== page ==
Cartoon Network, And How TV Movies Are Almost Never The True Ending


Well-Known Member
Jan 5, 2014

When it comes to TV movies, there's a trend with Cartoon Network to not have the movie be a series finale. Granted, that can apply to most networks that have TV movies, but since Cartoon Network releases a ton of them, it's very noticeable. Last year, when Rebecca Sugar talked about the ending to Steven Universe with the miniseries Steven Universe Future, she said how she fought to get more episodes and a movie to finish the story she wanted to tell. She was then also greenlit for the 20 episode miniseries, flat out being told that "there was no point to a movie unless it existed to promote more show". That's quite interesting.

Think about the number of Cartoon Network shows that got TV movies. How many of them ended with a TV movie? The answer is that there's only two of them, Ed Edd N Eddy and We Bare Bears. Yeah, we're getting We Baby Bears, but for the main series, this is the finale. Maybe you could count the Ben 10 reboot since it did end with long form content (3 specials) that were about 44 minutes each. When you think of other Cartoon Network shows that got TV movies like with Dexter's Laboratory, Foster's Home For Imaginary Friends, Ben 10 (2005), Steven Universe, and more, the movies are never really the end even if they feel epic enough to warrant it. A show like The Grim Adventures Of Billy And Mandy is interesting in how the Underfist: Halloween Bash movie is technically the series finale due to it being the last Billy And Mandy project produced, but it was meant to launch a spinoff that never got off the ground, so it's rather debatable.

What do you think though?
Apr 17, 2017
I think the "old way" back before streaming...the mindset was that these TV movies would need to sell also as stand-alone movies that could be sold on DVD/VHS. They could end the story, but it would be more about a stand alone story that could sell to viewers who weren't familiar with the show/story. That sells better with execs and advertisers who were more concerned about ratings, ad dollars, overall sales, etc. $$$

Not to mention, traditional animation is EXPENSIVE and they needed a bigger budget to they had to sell that to the network. Not to mention they were producing episodes of that series along with a movie....and they never knew if the network wanted to keep the series going.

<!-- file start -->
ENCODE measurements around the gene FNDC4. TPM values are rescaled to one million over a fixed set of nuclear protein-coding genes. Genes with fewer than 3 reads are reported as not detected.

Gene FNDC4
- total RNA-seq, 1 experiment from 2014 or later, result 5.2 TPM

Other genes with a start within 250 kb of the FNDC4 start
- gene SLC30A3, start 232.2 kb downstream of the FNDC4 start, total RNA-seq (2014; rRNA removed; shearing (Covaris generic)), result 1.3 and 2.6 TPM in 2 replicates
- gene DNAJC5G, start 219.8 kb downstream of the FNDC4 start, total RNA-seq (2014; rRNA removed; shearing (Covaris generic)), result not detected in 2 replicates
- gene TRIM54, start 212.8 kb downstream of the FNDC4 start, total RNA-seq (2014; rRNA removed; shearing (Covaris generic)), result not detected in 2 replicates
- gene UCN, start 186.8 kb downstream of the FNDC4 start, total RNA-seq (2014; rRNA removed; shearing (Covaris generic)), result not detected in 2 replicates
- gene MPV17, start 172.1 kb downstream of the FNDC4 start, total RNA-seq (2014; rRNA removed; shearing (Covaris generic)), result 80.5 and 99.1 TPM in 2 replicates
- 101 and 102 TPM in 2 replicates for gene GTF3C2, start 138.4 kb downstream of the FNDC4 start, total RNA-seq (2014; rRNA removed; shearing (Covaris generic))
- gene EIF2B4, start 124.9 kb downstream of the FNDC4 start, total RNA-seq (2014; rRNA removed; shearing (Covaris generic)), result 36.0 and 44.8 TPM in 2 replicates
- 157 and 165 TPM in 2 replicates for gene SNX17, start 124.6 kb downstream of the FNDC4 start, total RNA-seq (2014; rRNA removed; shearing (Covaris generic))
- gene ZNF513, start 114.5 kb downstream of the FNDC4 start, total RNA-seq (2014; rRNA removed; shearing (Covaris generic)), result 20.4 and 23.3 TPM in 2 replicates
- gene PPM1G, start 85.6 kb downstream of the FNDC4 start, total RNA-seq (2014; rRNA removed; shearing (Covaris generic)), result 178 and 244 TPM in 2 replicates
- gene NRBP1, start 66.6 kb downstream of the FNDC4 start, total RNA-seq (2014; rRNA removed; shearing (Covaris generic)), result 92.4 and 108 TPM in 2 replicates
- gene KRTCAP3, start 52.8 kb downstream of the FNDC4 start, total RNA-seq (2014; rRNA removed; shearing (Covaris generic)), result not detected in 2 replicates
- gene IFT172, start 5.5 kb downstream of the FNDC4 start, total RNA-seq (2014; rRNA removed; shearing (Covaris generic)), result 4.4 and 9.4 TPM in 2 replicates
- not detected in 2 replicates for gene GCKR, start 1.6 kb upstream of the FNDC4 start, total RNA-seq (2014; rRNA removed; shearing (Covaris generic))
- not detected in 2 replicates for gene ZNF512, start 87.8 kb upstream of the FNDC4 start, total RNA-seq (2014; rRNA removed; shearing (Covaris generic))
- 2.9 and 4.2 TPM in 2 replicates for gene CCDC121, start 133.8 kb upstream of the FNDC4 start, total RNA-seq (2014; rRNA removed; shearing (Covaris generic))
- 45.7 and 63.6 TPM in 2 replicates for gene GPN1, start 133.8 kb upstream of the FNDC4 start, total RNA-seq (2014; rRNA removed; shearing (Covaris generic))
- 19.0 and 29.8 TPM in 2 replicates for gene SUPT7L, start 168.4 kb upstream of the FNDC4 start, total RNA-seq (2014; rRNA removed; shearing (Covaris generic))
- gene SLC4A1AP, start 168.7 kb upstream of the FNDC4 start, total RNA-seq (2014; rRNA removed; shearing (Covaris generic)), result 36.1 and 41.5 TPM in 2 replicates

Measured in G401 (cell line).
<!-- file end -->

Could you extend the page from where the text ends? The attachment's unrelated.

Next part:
Like the Hey Arnold Movie. They did it more as a standalone movie rather than a story. Now they ended up making the Jungle Movie as there was an interest and niche audience to tune in and it also would be able to stream...but they originally just couldn't get any backing for it as there wasn't a big interest.

Powerpuff Girls was a backstory movie too.

Ed Edd N Eddy was perfect as they knew it was finished. It had been on 10 years...and the last new episodes had been out in 2007, so it wasn't too out of date for the current viewers. The network knew it could sell one last movie and get a decent audience, as CN at the time was STRUGGLING to find a hit.


Staff online

Who's on Discord?

Latest profile posts

Streaker Prower wrote on Vuxovich's profile.
Hey @Vuxovich, Here is what the Five Anime Distributors would be for the Big 5 Media Conglomerates

Sentai Filmworks would be owned by Disney
Geneon Entertainment would still be owned by Comcast
Funimation would still be owned by Sony
CBSParamount Entertainment Japan would be owned by Verizon
Viz Media would be owned by WarnerMedia
Streaker Prower wrote on Vuxovich's profile.
Hey Vuxovich, could you imagine if One Piece was dubbed by FUNimation Entertainment from the beginning. Could you also imagine if ViacomCBS competed with Funimation, Sentai Filmworks, Viz Media and Geneon Entertainment.
So for years, I have said omnikron instead of omikron/omicron.
Hungarian voice acting legend Ottó Szokolay would have been 84 this month.
Then something bad is intensifying!

Featured Posts